Sunday, January 9, 2011


Many people, myself included, suffer from chronic neck and shoulder pain, often with accompanying headache. Some experience what is known as cervicogenic headache, the latter being a syndrome characterized by chronic hemicranial (that is, restricted to one side of the head) pain - often of a throbbing, pulsating kind - that is referred to the head from either bony structures or soft tissues of the neck. Others experience head pain, and headache, as if someone had hit them on the back of the head with a baseball bat. Either way, it’s debilitating.

I now realize that much of this pain is due to bad habits of poor posture that have been built up over many years. In response to bad posture, and stress, muscles tend to contract involuntarily and tighten. The tightened muscles squeeze blood vessels and reduce circulation. The result? Headaches, muscle spasms, cortisol-induced hypertension ... and even nausea and vomiting.

Further, once severe pain manifests itself more often than not the result is more pain as a result of the workings and dynamics of what is known as the pain cycle.

Those who suffer from chronic joint and muscular pain are all too aware of how pain tends to be followed by further muscle tension, unbalanced forces, altered joint movements and positions, leading to abnormal movement patterns, compensation ... and more pain!

In almost all such cases, there is laziness in the form of a lack of self-awareness. We can get so involved, even fixated, in what we are doing (eg writing or typing a letter or surfing the net) that we cease to be aware of the position of our body. Over time, bad muscular habits develop, many of which tighten and stiffen the muscles of the neck, shoulders and back while at the same time leading to muscle weakness. The result? Pain ... with a capital “P”.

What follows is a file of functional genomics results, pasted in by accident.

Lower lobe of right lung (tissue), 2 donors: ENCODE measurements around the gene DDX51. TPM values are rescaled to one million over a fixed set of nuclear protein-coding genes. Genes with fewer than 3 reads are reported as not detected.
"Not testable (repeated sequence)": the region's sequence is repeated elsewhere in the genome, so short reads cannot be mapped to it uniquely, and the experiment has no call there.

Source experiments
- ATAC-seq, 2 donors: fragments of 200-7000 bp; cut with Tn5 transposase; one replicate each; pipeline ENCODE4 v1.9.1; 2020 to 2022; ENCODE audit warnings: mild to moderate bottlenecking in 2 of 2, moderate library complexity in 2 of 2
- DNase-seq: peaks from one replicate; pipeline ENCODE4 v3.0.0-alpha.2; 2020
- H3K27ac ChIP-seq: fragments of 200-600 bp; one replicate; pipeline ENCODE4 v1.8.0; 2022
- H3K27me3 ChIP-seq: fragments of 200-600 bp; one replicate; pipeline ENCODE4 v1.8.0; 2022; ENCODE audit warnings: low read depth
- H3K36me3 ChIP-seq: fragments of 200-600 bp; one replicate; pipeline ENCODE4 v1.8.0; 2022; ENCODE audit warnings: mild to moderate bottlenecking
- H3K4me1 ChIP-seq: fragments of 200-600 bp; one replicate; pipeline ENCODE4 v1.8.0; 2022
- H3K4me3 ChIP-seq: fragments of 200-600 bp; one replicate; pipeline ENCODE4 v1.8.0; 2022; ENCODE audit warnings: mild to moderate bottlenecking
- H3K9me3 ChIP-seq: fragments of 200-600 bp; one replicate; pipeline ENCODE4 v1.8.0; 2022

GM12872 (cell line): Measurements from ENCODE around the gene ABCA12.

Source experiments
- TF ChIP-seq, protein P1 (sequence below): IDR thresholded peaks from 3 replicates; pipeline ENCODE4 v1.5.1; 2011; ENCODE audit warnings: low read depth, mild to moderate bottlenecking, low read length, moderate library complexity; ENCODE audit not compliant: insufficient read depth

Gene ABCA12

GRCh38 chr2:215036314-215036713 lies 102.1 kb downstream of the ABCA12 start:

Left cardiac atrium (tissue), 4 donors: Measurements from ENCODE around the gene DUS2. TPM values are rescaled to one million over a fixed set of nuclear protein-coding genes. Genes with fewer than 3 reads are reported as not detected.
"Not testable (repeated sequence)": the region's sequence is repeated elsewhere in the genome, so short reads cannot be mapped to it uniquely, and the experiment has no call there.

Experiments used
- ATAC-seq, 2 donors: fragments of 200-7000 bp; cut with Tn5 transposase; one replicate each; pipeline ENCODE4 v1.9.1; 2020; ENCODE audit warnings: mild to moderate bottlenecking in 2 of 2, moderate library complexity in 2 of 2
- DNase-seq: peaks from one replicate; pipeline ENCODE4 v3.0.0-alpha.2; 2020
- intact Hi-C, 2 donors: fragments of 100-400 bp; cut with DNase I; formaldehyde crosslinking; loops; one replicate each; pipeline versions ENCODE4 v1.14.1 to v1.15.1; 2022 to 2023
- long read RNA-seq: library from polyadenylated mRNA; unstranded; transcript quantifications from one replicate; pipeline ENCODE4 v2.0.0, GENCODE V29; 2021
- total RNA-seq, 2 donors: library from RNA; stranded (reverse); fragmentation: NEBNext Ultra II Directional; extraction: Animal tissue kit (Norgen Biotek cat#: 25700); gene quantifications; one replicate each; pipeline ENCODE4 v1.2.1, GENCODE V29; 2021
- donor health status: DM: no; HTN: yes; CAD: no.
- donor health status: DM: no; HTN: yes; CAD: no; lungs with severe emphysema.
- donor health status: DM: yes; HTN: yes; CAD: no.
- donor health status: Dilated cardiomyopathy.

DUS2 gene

All too many of us lead sedentary lives and have sedentary jobs. Prolonged sitting, and inactivity, makes muscles and joints feel tight, stiff and tense. Further, unexercised muscles grow lax and lazy and lose strength. However, the real laziness relates, not to our muscles and bodies generally, but to our lack of self-awareness and alertness. That is the real problem.

In at least one previous blog I have made mention of the fact that Mindfulness and Mindfulness Meditation have been proven to assist in the management of both acute and chronic pain conditions.

Mindfulness takes meditation and applies it to one’s entire life. Mindful stretching takes Mindfulness and applies it to one’s body and the consciousness of one's body parts and bodily sensations.

Mindful stretching consists of various gentle stretching procedures - not exercises - done very slowly and mindfully, that is, with a moment to moment level of awareness of breathing, posture, and the
various sensations that arise in your body, mind and consciousness ... from one moment to the next. The procedures consist of various actions and motions that are mindfully slow and relaxed.

In the past I derived some benefit from regular sessions of chiropractic, osteopathy and massage, as well as from exercises recommended by those practitioners, but, over time, my chronic neck and shoulder pain condition got so bad that the above mentioned therapeutic modalities were of little or no assistance to me. (Physiotherapy was of no help to me at all, but that doesn't necessarily mean it can't help others.)

In more recent years I underwent surgical procedures to my cervical spine including facet joint injections and percutaneous facet joint denervation. Again, no relief from pain.

Eventually I came to understand that, despite having quite severe cervical spondylosismy particular problem was largely biomechanical and anatomical in nature, and that the "answer" lay elsewhere ... but where?!